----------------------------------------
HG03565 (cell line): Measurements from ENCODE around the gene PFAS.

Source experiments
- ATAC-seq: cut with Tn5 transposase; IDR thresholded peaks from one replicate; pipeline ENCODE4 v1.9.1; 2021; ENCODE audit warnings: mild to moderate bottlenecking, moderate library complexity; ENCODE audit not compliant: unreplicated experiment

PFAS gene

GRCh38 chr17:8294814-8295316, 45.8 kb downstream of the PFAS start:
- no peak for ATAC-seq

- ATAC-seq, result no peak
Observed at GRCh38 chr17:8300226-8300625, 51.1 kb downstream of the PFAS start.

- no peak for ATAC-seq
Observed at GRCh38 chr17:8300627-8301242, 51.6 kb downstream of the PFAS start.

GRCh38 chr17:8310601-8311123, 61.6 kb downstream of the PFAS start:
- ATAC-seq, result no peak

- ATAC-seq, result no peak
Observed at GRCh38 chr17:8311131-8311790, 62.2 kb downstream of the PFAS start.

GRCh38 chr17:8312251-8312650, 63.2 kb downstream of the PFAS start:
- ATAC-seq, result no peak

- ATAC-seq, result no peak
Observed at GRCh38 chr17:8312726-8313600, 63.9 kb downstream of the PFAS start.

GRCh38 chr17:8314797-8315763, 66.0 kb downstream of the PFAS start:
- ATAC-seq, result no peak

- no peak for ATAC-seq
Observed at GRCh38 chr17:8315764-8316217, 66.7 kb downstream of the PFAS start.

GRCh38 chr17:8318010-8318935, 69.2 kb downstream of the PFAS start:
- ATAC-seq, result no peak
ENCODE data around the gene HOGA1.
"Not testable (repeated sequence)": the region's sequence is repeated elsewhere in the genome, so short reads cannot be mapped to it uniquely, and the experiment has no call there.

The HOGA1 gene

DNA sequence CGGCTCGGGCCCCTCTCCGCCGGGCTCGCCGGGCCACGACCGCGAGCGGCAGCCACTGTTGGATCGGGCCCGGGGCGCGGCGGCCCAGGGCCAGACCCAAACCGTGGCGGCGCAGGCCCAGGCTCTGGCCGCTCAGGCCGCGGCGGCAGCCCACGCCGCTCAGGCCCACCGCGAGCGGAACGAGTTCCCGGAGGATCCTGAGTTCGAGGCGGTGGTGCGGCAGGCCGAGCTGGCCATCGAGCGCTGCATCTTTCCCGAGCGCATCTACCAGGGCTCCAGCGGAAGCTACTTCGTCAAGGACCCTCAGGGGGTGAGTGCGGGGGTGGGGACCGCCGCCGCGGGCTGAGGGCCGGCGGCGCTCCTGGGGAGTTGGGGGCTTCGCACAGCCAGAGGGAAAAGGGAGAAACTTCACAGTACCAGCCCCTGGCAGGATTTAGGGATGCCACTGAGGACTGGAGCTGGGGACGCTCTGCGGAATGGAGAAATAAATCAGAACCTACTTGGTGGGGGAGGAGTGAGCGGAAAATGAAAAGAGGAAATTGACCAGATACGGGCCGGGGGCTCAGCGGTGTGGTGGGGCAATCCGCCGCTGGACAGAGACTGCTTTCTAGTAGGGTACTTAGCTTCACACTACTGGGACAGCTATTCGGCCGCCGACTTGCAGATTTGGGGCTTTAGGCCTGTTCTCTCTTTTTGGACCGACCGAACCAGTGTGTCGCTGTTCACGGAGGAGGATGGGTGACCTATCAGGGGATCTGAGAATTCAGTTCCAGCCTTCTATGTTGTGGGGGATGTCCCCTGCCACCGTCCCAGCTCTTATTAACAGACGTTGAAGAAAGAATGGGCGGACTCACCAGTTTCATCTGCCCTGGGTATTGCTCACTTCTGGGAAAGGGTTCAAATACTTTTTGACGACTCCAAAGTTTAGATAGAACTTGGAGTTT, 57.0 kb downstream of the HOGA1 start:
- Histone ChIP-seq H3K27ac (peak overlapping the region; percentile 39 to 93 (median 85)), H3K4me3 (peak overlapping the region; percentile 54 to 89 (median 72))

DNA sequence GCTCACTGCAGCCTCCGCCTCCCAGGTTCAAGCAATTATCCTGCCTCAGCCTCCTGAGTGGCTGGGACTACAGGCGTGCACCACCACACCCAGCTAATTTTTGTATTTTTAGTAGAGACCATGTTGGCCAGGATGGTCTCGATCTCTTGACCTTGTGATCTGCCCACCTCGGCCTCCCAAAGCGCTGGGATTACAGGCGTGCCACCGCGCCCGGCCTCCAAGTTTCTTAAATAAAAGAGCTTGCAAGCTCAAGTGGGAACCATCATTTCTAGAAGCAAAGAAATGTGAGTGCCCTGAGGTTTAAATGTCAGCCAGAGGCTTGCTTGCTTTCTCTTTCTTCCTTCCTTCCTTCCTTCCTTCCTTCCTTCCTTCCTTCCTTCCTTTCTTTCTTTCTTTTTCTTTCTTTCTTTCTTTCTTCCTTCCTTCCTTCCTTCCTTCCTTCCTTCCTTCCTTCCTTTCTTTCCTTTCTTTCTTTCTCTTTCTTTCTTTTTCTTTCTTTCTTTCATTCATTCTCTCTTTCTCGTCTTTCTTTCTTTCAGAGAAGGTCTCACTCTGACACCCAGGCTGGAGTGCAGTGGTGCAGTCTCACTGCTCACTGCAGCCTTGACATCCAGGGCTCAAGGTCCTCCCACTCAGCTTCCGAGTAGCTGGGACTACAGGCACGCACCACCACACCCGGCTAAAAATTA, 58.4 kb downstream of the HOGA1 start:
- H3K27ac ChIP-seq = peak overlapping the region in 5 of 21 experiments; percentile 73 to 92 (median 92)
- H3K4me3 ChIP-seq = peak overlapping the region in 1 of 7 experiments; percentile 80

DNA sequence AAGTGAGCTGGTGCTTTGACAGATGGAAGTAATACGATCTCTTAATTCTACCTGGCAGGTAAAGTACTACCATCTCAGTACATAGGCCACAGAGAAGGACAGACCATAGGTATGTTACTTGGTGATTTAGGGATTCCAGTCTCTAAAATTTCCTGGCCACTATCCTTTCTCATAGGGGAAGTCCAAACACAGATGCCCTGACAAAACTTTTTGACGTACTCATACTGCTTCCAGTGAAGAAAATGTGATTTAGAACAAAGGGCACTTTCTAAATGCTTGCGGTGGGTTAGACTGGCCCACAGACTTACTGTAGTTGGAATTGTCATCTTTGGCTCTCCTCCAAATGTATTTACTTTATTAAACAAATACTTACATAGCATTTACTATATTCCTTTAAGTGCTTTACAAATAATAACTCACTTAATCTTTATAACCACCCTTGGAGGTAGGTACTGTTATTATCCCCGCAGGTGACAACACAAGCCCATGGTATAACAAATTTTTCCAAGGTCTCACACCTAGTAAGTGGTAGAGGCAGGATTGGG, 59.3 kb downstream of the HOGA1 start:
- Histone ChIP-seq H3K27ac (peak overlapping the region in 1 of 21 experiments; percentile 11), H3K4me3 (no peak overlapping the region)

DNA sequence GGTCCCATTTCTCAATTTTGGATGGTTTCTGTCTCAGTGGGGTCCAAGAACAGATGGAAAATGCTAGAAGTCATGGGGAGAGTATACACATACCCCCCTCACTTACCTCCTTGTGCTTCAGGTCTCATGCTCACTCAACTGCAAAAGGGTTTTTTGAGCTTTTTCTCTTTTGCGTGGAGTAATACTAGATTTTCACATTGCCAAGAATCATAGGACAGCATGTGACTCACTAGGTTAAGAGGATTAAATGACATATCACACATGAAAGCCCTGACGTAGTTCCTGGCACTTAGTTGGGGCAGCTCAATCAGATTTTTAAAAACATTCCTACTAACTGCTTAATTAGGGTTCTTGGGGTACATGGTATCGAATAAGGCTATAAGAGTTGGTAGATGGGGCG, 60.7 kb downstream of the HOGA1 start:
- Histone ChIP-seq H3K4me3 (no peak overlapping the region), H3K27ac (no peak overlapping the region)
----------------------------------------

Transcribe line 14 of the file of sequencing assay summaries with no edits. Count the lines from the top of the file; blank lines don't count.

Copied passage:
Observed at GRCh38 chr17:8311131-8311790, 62.2 kb downstream of the PFAS start.